December 5, 2013

If you like your oyster farm, you can keep it

By Anthony L. Francois Senior Attorney

Until the Secretary of the Interior decides that your coastal business is worth more to the public dead than alive.

Frequent Liberty Blog readers are familiar with our coverage of Drake’s Bay Oyster Company, in its legal battle to renew the permits it needs to remain in business on Drakes Estero within Point Reyes National Seashore.  For the last several months, that battle has been waged at the Ninth Circuit Court of Appeal, where the oyster farm has asked the full court to rehear their case.  PLF, on behalf of itself, the Building Industry Association of the Bay Area, and the California Cattlemen’s Association, filed an amicus brief in support of rehearing, arguing that the non-renewal of the oyster farm’s permit could easily be visited on many other federally permitted ranches and other businesses, if the court’s prior decisions are allowed to stand.

This week, the Secretary of the Interior weighed in on whether the full court should rehear the case.  It should not surprise anyone that the Secretary asserts there is no there there.  But the federal government shows amazing chutzpah in explaining the decision to evict Drakes Bay Oyster Company from its business, and its employees from their jobs and (for many of them) homes:

The Secretary’s decision was based not primarily on the environmental effects of oyster cultivation – whether they may be beneficial or harmful – but on whether DBOC’s private operations are a better use for Drakes Estero than wilderness use.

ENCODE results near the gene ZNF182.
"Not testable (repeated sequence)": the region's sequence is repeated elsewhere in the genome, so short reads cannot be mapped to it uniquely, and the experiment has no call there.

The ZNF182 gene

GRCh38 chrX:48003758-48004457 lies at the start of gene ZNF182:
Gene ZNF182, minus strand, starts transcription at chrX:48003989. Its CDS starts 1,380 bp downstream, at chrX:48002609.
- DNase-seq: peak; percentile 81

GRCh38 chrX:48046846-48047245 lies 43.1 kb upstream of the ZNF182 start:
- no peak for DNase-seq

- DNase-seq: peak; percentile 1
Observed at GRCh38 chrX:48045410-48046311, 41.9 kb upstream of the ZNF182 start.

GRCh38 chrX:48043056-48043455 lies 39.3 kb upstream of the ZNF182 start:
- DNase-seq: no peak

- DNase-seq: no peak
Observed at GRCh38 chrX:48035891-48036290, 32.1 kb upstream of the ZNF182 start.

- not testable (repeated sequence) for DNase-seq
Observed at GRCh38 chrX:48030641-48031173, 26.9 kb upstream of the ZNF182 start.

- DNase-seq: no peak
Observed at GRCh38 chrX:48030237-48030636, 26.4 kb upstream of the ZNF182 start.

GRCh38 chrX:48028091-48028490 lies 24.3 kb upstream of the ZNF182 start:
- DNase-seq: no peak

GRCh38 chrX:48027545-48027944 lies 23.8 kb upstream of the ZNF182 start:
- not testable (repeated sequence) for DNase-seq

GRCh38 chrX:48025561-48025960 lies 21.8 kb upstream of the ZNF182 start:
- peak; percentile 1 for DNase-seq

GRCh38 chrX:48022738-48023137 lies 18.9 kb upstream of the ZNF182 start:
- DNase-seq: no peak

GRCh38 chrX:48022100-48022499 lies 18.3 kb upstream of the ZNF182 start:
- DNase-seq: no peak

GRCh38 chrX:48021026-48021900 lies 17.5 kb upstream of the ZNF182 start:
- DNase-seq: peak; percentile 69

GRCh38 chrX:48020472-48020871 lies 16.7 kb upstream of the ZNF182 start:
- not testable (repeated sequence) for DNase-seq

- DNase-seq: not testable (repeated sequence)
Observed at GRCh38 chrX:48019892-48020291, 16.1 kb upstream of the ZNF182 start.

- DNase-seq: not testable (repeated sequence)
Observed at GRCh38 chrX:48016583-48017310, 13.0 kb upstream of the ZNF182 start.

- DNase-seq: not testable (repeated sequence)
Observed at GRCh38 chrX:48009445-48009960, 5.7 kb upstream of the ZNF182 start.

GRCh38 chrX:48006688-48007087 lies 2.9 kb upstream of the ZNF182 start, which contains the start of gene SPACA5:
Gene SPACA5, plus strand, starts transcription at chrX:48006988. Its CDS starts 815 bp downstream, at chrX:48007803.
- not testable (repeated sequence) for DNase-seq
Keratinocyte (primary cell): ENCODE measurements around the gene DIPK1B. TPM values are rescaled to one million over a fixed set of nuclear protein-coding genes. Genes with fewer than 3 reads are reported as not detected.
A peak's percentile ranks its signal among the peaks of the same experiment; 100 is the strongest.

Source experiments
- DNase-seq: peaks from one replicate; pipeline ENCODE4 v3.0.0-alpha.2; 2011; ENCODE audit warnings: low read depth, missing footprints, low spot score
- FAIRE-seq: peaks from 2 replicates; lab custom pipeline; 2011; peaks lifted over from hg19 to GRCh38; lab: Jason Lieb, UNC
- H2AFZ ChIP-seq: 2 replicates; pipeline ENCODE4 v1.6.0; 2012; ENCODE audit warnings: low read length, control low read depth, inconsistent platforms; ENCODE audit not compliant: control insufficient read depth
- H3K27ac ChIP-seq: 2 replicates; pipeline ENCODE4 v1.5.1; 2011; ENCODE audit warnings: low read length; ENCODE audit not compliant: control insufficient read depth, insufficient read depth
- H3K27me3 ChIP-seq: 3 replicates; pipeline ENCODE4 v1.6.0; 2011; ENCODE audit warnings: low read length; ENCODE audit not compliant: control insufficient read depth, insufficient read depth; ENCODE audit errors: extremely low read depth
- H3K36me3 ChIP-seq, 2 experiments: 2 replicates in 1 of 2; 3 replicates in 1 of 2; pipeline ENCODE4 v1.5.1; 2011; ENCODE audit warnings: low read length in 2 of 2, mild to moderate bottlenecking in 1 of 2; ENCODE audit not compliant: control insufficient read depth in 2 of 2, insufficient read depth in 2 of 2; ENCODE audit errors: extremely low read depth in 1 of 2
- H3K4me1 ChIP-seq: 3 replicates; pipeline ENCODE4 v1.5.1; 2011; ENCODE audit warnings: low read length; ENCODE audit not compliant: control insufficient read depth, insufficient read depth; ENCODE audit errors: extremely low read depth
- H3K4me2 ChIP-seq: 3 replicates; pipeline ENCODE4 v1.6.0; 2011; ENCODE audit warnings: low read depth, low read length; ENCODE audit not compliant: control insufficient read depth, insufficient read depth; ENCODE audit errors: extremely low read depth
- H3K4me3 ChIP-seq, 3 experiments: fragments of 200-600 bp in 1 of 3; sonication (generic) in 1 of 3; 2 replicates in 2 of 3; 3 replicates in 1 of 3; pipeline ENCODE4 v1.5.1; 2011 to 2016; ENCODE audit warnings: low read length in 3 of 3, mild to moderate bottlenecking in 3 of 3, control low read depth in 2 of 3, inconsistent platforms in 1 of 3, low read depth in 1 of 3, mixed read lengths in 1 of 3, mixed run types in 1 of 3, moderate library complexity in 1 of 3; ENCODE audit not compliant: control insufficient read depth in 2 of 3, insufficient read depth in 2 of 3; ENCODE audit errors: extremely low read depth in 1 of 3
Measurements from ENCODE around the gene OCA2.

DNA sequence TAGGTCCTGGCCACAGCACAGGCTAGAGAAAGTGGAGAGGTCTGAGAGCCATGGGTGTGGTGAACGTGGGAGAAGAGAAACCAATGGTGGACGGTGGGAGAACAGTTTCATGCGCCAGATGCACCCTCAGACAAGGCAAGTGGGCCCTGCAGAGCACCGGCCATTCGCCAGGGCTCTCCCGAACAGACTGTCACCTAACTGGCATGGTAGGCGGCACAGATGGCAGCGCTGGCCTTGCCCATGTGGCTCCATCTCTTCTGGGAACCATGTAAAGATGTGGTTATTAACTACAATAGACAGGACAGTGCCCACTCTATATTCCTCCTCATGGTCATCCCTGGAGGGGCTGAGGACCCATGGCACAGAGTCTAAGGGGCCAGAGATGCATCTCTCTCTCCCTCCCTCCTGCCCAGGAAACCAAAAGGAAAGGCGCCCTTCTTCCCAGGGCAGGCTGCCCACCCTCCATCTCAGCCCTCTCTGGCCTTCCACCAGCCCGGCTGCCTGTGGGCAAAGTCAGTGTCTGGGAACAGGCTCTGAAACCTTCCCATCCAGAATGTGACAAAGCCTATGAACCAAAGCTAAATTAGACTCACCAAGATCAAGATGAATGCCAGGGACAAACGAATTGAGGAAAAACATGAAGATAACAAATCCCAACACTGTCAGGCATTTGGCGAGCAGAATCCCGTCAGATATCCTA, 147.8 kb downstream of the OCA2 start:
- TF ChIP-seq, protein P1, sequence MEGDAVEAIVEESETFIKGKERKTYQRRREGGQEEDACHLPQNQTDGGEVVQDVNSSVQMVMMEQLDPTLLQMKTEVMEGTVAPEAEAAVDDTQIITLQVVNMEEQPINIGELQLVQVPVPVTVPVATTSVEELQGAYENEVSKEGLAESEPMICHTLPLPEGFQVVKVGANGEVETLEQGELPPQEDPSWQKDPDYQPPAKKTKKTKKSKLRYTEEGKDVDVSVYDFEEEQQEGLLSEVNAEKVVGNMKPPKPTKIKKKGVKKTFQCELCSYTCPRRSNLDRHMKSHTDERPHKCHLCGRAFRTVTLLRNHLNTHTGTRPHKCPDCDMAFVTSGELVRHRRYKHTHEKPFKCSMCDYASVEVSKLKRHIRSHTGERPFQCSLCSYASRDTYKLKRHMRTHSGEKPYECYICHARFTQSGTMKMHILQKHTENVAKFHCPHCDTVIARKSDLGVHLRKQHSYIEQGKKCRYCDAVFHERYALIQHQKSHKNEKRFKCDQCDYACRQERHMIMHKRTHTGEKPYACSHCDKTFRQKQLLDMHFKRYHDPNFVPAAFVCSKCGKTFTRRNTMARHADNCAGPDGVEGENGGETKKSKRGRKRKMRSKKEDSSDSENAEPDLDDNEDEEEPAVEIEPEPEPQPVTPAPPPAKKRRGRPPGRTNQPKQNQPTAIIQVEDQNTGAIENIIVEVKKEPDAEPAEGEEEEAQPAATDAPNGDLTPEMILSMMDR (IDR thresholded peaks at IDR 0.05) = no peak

So there you have it.  The federal government continues to argue that it may terminate or decline to renew an existing permit for an existing commercial activity, for any reason or no reason, on the sole basis that the agency would rather have nothing going on than something going on in a potential wilderness area.  But the worst part may be how the Secretary views the plight of Drakes Bay Oyster Company’s employees:

The Secretary has authorized the Park Service to offer federal assistance to affected employees to reduce this burden.  Their interest, while real, does not outweigh the potential value of a wild Drakes Estero to more than two million annual visitors to Point Reyes.

Translation – in the federal government’s view, you do not belong on the coast unless their bureaucrats find you worthy.  And, they may change their mind about your worthiness pretty much whenever.

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